Rich Folks, One-Offs, and the Aston Martin Shooting Brake
Bertone Jet 2+2. Photos courtesy of Autoblog
In last week’s article about hypercars, Nicholas D’Amato explained why he believes many exist to inflate the egos of their buyers, who are more interested in the idea of owning something unique than exploring the physical limits of an engineering marvel. But what happens when a hypercar like the Ferrari Enzo, of which only 400 were produced, is simply too common? Just ask James Glickenhaus, who purchased the last unsold Enzo and shipped it off to legendary Italian design house Pininfarina for a complete makeover. The result is the Ferrari P4/5, a track-destroying monster of a car inspired by the famed 1967 Ferrari P3/4 race car, and one that cost $4 million to create. The one-off, then, is the ultimate manifestation of Hypercar Syndrome. Or is it?
Most one-offs are not built on the chassis of a hypercar donor, as the P4/5 is. A custom rework of an already insanely exclusive car (in the Enzo’s case, that averages out to 2 cars per country in the entire world) is excessive for even billionaires and titans of industry; most are based on more pedestrian supercars, like the Ferrari 458-based SP12 EC built by Ferrari for Eric Clapton. A commissioned one-off is merely the highest level of auto customization one can achieve, short of building a bespoke car from the ground up. Nothing wrong with that, as many people enthralled with car culture feel that models straight from the factory can be improved upon. After all, manufacturers can’t mass produce cars so derivative that they alienate consumers.
Manufacturers can, however, also create one-offs to show the expertise of their design staffs without having to pander to a wide audience. These cars are typically sold privately, like the 2005 Maybach Exelero, purchased in 2011 by rapper Birdman. Giugiaro’s 2006 Mustang is just one example of a one-off built by a design house to showcase its prowess.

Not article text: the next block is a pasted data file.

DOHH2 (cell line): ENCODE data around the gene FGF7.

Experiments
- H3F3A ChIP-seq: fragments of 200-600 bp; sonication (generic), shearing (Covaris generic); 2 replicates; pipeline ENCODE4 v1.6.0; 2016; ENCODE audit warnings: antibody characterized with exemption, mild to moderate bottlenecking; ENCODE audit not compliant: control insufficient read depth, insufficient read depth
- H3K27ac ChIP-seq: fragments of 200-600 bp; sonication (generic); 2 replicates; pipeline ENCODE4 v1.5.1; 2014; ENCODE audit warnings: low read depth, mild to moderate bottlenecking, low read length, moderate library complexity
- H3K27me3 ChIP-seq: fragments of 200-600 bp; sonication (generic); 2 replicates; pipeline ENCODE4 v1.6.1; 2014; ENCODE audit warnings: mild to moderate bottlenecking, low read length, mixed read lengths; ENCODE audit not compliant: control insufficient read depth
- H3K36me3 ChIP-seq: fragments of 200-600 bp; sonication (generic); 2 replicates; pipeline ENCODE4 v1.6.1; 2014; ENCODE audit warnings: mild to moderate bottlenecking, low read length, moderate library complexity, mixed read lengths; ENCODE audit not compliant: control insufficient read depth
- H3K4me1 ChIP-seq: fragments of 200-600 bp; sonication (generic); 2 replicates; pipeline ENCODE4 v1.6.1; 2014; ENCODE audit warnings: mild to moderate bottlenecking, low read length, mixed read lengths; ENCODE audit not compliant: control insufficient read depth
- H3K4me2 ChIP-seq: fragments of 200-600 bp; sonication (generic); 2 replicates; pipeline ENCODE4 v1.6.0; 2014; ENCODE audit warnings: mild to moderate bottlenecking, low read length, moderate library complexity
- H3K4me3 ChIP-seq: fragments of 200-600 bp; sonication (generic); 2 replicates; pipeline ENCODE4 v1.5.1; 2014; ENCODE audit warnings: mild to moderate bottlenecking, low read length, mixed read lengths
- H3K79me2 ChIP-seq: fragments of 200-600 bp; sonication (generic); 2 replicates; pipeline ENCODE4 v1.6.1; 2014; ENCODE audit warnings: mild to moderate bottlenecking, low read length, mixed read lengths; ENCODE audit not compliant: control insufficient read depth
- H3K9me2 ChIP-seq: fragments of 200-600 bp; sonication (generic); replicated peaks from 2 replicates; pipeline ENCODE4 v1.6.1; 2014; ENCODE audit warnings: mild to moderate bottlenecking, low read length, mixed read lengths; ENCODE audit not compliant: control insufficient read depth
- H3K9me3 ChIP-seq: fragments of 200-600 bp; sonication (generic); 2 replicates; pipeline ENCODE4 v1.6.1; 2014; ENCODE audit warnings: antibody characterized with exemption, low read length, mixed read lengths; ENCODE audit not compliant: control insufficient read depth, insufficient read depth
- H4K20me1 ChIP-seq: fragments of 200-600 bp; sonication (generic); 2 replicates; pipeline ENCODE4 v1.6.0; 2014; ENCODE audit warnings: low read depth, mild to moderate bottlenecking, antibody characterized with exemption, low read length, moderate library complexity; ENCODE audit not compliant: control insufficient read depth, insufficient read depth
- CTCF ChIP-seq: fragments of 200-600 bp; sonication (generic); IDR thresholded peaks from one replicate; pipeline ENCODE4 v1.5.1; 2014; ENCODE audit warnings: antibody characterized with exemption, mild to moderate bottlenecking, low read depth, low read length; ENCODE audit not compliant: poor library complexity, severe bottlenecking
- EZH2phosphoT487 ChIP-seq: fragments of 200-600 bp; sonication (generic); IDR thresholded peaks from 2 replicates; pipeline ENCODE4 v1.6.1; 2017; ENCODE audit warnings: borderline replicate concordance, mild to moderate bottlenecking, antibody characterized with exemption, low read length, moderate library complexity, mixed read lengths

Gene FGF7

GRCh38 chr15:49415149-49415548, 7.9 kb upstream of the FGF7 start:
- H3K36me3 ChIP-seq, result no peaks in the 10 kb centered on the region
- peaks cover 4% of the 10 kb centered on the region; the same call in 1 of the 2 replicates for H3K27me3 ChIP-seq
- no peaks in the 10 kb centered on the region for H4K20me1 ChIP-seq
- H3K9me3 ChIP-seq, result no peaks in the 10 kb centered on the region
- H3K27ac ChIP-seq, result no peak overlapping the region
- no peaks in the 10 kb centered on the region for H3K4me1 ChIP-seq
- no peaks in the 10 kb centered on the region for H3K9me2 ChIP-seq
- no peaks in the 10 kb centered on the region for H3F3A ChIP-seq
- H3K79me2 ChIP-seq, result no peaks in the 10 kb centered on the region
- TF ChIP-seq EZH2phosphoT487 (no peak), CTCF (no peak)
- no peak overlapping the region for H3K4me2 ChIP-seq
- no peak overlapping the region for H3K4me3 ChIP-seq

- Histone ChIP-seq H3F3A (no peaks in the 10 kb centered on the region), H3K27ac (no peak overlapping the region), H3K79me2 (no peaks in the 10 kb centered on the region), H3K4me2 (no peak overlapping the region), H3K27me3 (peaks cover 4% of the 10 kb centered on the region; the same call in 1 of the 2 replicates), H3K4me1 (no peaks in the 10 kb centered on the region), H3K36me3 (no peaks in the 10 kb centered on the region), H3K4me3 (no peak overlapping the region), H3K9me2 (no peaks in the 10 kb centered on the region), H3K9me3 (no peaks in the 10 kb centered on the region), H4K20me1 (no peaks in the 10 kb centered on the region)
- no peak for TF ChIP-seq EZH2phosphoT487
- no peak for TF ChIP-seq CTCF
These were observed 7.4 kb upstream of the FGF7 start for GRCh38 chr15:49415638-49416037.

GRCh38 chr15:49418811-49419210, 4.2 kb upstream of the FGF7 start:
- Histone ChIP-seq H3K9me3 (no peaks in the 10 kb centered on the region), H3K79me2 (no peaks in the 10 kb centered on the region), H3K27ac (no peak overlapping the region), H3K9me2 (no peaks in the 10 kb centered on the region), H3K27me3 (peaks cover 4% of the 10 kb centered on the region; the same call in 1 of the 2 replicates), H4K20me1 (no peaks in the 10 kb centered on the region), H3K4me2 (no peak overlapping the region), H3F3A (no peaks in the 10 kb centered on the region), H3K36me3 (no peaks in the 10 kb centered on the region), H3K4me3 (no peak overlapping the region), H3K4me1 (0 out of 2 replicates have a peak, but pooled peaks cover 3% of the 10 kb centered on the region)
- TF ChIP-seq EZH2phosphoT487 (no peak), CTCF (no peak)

So why all this talk about one-offs? The Bertone Jet 2+2 is an Aston Martin Rapide shooting brake, and it is the lust-worthy one-off de jour. The shooting brake as a concept is similar in theory to a hatchback or wagon, but a sleeker, sportier body profile necessitates a different word to distinguish itself from those more common cars. The Jet was built for an unidentified customer, who oversaw the production of the car from start to finish, and even chose the exterior color and interior upholstery; it also marks the 60th anniversary of Bertone’s relationship with Aston.
The Jet 2+2 is powered by the 476hp 6.0L V12 found in the Rapide, although it begs the question why the new 558hp unit in the 2013 Rapide S couldn’t be fitted in. The roofline is unchanged from the standard Rapide, meaning the back seat is for smaller or flexible occupants only. A Rolls Royce Phantom this is not. Like a two door Range Rover Evoque, the rear window is extremely raked and is saddled with a spoiler on top. Here’s to hoping the Jet has a rearview camera.
The Bertone Jet 2+2 is just the latest example of what happens when designers and engineers, uninhibited by cost or marketability constraints, are allowed to create a truly unique automobile. Look for the Jet to make its first public appearance at the Geneva Auto Show next month.